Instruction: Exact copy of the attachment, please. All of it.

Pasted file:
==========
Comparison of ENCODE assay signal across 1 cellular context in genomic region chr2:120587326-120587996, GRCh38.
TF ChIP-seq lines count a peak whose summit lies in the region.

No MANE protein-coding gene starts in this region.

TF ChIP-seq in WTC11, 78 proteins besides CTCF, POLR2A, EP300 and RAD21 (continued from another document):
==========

Comparison of ENCODE assay signal across 1 cellular context in genomic region chr2:120587326-120587996, GRCh38.
TF ChIP-seq lines count a peak whose summit lies in the region.

No MANE protein-coding gene starts in this region.

TF ChIP-seq in WTC11, 78 proteins besides CTCF, POLR2A, EP300 and RAD21 (continued from another document):